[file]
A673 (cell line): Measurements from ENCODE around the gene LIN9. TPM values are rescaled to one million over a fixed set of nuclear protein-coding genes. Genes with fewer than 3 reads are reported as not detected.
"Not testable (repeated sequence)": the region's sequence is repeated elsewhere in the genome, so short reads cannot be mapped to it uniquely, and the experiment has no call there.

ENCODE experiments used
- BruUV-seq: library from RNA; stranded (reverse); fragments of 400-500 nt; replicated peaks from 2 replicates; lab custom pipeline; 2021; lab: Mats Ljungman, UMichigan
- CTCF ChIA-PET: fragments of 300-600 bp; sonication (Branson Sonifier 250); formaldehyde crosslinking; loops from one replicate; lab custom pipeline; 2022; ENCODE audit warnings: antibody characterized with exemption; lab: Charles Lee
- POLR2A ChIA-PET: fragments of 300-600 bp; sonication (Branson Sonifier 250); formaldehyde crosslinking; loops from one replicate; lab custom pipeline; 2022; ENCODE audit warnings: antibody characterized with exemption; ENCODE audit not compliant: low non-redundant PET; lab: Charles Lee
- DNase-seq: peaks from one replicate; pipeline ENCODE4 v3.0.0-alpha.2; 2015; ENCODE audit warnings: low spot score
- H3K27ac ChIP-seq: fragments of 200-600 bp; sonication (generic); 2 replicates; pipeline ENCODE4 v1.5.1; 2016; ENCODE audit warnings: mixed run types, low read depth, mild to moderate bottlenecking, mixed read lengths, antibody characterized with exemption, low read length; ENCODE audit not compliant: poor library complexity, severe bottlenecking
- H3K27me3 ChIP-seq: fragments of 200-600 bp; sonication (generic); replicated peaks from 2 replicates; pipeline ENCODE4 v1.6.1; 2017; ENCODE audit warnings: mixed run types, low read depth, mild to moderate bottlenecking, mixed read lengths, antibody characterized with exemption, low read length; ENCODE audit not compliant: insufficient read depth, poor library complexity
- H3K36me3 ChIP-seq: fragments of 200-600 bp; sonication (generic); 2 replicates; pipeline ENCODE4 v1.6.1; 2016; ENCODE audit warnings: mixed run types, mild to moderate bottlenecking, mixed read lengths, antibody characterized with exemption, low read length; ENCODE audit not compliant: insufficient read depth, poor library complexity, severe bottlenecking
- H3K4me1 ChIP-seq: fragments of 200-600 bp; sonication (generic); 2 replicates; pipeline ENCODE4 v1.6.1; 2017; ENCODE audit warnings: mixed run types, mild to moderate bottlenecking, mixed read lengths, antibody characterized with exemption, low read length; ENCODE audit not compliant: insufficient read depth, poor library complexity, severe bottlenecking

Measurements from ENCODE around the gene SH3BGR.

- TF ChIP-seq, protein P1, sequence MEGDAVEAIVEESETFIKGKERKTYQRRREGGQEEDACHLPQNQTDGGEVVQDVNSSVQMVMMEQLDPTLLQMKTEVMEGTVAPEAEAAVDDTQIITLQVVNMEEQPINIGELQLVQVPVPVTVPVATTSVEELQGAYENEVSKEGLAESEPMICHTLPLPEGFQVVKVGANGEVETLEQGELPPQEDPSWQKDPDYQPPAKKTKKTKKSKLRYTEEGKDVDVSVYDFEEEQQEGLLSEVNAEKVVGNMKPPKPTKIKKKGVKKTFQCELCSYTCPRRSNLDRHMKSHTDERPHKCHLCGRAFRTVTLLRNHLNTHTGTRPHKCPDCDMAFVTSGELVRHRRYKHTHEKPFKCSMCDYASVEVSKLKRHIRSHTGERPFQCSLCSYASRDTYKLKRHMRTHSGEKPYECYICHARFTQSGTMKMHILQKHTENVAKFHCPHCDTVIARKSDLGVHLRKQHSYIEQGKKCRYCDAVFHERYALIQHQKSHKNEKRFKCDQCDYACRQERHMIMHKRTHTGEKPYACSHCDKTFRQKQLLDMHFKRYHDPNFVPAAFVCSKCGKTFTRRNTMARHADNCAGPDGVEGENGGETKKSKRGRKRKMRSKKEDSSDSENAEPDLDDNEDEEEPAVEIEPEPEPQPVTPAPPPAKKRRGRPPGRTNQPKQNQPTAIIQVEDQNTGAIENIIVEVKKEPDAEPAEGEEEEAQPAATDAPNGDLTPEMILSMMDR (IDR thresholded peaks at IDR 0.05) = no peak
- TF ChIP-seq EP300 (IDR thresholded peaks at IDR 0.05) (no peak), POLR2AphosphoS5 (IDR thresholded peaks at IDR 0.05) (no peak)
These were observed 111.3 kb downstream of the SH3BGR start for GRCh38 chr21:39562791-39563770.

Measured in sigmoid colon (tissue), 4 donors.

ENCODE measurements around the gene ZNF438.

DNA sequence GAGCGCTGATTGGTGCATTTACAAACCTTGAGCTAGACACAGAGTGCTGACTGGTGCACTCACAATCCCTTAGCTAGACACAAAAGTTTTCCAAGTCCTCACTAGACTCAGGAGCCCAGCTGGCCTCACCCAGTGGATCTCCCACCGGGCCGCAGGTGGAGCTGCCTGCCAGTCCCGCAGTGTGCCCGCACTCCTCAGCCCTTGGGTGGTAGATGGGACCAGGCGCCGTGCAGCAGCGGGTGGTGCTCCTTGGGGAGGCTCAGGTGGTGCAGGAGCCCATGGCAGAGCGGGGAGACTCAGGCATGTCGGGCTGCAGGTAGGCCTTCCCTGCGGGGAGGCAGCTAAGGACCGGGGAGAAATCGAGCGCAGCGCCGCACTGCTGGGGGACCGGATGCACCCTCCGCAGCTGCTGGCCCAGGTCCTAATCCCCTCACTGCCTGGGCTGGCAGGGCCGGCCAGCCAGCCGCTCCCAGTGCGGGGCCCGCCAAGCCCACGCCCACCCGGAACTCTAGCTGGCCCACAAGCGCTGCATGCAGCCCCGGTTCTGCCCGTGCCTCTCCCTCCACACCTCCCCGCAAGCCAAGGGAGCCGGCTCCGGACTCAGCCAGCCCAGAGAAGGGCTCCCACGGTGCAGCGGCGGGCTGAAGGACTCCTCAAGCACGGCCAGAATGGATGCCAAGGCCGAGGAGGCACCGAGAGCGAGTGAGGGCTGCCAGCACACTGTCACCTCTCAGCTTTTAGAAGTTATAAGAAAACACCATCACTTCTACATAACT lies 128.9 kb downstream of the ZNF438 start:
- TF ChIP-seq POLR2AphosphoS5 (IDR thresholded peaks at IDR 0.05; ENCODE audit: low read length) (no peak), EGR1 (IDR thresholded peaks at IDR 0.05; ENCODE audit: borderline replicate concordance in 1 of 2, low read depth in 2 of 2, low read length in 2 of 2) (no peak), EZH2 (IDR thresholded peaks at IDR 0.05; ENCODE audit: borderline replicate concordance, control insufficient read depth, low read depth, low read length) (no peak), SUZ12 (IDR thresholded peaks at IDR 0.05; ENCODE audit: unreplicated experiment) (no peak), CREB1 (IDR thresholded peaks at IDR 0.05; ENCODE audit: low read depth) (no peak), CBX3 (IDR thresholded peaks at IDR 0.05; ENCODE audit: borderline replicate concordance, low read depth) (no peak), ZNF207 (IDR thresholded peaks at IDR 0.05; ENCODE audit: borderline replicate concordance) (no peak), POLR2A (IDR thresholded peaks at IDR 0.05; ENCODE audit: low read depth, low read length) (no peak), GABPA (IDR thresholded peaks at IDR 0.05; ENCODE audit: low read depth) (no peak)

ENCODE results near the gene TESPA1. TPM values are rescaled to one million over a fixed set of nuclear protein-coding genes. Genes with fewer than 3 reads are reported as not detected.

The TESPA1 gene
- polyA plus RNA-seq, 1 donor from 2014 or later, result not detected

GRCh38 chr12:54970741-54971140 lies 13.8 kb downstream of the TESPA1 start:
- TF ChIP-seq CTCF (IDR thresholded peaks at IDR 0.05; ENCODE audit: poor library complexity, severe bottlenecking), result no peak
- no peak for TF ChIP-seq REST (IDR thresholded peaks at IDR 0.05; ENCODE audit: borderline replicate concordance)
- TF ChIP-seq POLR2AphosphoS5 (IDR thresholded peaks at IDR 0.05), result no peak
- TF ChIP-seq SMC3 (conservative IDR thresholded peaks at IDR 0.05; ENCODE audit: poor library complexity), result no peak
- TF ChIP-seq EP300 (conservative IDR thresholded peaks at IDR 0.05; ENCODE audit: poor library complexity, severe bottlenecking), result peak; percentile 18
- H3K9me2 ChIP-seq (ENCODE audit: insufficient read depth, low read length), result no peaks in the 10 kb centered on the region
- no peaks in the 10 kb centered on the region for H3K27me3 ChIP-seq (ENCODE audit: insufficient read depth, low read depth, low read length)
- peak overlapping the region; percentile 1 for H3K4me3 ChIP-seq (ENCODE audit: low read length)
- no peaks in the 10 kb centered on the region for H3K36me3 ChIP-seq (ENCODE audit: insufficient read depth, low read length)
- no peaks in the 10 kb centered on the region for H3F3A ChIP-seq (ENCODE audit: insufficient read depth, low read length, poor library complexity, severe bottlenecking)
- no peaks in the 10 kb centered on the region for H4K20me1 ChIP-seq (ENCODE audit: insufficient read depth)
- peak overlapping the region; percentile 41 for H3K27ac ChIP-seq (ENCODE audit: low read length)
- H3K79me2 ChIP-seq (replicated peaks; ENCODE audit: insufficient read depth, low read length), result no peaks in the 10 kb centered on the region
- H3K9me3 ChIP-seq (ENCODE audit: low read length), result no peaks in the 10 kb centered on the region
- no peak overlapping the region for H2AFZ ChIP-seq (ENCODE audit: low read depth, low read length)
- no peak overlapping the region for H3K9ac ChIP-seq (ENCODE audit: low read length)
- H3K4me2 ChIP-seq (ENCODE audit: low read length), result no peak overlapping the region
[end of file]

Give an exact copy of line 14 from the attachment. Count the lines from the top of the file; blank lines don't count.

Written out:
- TF ChIP-seq EP300 (IDR thresholded peaks at IDR 0.05) (no peak), POLR2AphosphoS5 (IDR thresholded peaks at IDR 0.05) (no peak)